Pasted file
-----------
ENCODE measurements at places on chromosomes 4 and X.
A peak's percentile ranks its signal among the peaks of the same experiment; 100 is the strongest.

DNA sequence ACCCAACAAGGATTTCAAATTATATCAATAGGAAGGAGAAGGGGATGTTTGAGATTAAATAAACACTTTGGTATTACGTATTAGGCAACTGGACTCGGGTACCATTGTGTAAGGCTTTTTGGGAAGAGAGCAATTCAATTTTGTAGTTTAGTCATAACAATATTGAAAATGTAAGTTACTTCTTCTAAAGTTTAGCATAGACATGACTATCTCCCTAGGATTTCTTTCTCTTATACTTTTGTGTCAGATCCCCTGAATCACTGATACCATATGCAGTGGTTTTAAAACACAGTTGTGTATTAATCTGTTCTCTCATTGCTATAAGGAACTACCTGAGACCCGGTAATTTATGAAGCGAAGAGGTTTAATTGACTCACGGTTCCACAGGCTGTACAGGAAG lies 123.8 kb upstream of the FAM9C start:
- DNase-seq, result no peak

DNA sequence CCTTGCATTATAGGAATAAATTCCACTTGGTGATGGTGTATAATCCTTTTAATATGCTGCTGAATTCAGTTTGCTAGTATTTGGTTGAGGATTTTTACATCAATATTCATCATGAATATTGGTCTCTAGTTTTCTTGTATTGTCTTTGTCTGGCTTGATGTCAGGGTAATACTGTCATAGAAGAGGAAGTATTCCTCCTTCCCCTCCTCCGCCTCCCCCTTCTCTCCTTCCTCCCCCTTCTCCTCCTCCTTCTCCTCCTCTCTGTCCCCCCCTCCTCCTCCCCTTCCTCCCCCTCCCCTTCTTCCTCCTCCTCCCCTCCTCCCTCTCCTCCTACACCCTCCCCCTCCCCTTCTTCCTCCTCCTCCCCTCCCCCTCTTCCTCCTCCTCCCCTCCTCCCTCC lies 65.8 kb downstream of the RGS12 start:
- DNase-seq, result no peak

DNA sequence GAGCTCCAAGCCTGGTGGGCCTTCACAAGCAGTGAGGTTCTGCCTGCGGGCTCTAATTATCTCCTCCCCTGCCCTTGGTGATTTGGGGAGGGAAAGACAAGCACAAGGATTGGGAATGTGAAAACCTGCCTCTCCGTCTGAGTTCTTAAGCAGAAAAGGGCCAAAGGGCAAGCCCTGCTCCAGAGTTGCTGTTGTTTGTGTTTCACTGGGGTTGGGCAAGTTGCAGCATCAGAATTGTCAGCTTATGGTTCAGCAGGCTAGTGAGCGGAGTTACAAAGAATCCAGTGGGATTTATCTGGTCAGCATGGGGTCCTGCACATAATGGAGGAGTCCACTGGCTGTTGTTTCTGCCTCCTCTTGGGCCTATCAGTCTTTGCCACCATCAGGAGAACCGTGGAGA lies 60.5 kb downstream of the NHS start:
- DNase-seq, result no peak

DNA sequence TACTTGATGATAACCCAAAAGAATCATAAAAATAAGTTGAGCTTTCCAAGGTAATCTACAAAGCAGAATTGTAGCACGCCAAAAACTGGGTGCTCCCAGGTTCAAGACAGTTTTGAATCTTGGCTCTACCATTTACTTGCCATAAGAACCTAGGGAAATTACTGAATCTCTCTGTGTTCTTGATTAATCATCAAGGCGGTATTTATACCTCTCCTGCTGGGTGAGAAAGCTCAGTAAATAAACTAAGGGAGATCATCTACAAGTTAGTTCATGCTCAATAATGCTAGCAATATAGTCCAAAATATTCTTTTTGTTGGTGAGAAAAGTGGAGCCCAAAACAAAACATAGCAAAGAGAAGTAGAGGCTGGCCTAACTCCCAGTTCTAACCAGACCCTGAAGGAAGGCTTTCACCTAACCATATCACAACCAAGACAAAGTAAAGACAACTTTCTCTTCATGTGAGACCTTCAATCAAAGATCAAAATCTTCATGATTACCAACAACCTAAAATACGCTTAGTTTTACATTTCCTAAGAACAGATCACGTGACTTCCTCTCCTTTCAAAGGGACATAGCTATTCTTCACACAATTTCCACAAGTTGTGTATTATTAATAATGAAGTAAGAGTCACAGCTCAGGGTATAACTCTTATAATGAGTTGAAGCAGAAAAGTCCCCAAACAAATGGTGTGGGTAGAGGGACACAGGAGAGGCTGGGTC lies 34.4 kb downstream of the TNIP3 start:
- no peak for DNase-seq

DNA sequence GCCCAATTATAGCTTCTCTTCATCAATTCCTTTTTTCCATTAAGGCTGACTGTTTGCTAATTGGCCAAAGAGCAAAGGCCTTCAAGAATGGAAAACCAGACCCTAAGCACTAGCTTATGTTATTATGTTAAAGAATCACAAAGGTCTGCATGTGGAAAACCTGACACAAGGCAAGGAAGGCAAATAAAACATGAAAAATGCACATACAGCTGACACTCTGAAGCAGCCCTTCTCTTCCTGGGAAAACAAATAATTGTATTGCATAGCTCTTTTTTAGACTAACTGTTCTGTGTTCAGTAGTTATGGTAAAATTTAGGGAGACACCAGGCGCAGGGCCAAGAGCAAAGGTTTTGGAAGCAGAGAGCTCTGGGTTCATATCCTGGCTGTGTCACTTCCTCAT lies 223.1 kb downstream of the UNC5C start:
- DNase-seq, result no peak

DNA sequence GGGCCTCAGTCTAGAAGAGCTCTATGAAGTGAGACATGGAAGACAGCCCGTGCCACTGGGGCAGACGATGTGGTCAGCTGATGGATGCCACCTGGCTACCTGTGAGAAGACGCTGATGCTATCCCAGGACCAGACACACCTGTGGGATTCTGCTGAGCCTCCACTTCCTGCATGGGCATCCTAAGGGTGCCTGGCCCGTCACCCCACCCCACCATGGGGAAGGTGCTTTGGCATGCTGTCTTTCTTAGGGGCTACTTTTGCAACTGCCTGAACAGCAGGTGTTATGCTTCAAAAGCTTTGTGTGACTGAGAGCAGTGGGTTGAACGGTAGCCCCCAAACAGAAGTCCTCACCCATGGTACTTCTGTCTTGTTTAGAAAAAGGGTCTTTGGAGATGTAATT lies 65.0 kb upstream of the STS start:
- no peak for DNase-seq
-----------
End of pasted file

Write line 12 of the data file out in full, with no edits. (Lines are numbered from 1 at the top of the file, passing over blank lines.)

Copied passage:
- DNase-seq, result no peak